TIM  STALLARD,  Chairperson,  Alaska Committee  for  Noxious  and                                                               
Invasive  Pest  Management  (CMPM),  which  is  the  professional                                                               
association for the  study and management of  invasive species in                                                               
Alaska,  expressed  CMPM's  support  of HB  177.    Mr.  Stallard                                                               
informed  the committee  invasive  species are  defined as  those                                                               
that  cause  harm  to natural  resources,  health,  and  economic                                                               
value; in fact,  across the U.S. invasive species  cause the loss                                                               
of  hundreds of  billions of  dollars each  year in  crop losses,                                                               
damage,  and  ecological  harm.    Alaska's  low  population  and                                                               
extreme  climate have  slowed the  arrival  and establishment  of                                                               
invasive  species, but  the state  needs to  be prepared  to take                                                               
rapid  action  when  necessary,  in   a  manner  similar  to  the                                                               
prevention of, and  quick response to, wildfires.   The intent of                                                               
the  bill is  to  allow  the Alaska  Department  of  Fish &  Game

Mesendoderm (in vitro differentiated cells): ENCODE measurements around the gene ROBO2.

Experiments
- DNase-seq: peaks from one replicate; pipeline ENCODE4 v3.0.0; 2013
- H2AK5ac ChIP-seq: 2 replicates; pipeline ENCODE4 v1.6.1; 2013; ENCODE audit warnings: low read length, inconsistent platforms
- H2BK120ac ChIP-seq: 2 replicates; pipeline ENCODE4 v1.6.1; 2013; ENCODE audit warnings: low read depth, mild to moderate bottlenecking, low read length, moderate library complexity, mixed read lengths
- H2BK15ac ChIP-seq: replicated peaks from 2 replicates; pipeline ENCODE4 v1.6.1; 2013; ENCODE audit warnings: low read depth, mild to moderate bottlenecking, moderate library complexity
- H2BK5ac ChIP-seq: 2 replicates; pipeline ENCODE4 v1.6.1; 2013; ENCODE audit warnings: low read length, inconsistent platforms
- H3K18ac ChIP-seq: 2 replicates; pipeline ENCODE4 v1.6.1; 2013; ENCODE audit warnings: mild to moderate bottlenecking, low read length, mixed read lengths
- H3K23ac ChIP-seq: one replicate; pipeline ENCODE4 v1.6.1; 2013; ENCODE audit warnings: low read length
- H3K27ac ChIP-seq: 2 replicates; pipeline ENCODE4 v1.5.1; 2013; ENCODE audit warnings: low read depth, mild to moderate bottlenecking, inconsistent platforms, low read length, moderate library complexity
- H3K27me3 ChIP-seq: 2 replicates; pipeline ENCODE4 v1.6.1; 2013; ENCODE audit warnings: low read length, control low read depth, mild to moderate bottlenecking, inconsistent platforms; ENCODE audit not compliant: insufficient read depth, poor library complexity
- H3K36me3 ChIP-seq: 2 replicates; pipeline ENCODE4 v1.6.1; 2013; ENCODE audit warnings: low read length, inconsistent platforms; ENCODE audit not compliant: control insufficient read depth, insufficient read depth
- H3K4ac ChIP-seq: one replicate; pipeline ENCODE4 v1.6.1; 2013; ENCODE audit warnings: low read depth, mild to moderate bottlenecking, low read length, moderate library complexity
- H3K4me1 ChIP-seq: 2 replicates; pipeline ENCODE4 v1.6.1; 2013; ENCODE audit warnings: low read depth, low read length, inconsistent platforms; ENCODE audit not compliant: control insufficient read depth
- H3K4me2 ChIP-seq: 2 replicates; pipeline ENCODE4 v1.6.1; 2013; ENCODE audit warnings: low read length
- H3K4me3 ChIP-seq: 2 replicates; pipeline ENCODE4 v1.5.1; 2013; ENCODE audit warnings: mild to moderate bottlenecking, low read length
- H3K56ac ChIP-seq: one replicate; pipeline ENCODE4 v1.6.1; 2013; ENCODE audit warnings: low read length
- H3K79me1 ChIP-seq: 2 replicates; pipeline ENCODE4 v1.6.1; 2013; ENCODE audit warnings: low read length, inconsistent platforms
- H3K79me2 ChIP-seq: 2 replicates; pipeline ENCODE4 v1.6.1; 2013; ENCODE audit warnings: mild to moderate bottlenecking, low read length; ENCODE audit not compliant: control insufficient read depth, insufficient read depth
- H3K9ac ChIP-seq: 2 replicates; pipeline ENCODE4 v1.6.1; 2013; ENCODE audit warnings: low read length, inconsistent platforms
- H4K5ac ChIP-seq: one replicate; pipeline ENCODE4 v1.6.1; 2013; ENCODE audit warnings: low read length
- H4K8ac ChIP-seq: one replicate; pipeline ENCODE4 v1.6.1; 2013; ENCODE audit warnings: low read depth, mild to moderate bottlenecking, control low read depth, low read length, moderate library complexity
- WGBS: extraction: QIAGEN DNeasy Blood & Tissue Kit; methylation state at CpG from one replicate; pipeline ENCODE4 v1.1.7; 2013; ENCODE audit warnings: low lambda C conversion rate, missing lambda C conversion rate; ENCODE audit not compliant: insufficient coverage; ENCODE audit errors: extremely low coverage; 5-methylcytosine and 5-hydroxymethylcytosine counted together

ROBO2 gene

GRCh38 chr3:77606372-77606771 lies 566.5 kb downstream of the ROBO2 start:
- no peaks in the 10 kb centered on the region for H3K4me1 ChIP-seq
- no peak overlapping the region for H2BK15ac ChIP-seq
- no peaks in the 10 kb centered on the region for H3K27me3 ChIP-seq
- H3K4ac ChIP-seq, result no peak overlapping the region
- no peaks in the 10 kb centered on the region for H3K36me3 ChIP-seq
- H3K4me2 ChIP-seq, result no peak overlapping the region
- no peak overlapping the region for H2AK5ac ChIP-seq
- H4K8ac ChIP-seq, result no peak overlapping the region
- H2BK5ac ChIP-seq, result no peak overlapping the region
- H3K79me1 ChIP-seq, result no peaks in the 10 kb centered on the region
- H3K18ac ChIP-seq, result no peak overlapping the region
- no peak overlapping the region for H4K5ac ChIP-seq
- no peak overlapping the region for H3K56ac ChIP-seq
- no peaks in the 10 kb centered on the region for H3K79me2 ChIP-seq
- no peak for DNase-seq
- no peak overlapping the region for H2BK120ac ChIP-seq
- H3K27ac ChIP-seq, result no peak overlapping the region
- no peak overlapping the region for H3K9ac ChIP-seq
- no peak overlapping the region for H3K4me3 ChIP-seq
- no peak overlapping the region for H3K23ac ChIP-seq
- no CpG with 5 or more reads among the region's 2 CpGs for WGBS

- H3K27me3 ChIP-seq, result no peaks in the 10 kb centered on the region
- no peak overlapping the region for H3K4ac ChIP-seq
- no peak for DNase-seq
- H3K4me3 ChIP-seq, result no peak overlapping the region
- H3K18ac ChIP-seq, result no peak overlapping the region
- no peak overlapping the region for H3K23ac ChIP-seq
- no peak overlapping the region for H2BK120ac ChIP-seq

(ADFG),  the Department  of Natural  Resources  (DNR), and  other                                                               
state agencies  to respond  quickly to  the presence  of invasive                                                               
species.   Mr. Stallard pointed  out additional  invasive species                                                               
vectors should  be addressed in  statute and regulation,  such as                                                               
watercraft  arriving via  land borders,  marine ports,  aircraft,                                                               
and  imported  material  and  equipment  with  access  to  Alaska                                                               
waterbodies.    Additional  issues   are  the  release  of  pets,                                                               
aquarium dumping,  illegal stocking, and the  instate movement of                                                               
boats  and  equipment.    Further, CMPM  seeks  to  ensure  state